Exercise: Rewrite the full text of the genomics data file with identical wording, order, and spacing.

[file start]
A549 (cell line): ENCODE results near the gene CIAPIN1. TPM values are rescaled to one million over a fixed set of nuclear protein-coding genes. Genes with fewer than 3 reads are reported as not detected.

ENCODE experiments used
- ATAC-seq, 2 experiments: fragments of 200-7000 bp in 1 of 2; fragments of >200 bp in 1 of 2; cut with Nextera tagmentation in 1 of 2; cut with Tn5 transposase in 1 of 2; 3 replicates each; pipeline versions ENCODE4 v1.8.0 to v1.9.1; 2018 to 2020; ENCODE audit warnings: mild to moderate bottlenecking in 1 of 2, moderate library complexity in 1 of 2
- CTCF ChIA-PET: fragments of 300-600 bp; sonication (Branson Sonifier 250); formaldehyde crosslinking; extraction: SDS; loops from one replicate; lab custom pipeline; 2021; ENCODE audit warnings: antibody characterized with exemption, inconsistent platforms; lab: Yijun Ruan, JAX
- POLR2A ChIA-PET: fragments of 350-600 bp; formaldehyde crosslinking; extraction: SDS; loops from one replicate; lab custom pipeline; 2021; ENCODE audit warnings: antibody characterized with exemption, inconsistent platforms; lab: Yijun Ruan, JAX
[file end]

A549 (cell line): ENCODE results near the gene CIAPIN1. TPM values are rescaled to one million over a fixed set of nuclear protein-coding genes. Genes with fewer than 3 reads are reported as not detected.

ENCODE experiments used
- ATAC-seq, 2 experiments: fragments of 200-7000 bp in 1 of 2; fragments of >200 bp in 1 of 2; cut with Nextera tagmentation in 1 of 2; cut with Tn5 transposase in 1 of 2; 3 replicates each; pipeline versions ENCODE4 v1.8.0 to v1.9.1; 2018 to 2020; ENCODE audit warnings: mild to moderate bottlenecking in 1 of 2, moderate library complexity in 1 of 2
- CTCF ChIA-PET: fragments of 300-600 bp; sonication (Branson Sonifier 250); formaldehyde crosslinking; extraction: SDS; loops from one replicate; lab custom pipeline; 2021; ENCODE audit warnings: antibody characterized with exemption, inconsistent platforms; lab: Yijun Ruan, JAX
- POLR2A ChIA-PET: fragments of 350-600 bp; formaldehyde crosslinking; extraction: SDS; loops from one replicate; lab custom pipeline; 2021; ENCODE audit warnings: antibody characterized with exemption, inconsistent platforms; lab: Yijun Ruan, JAX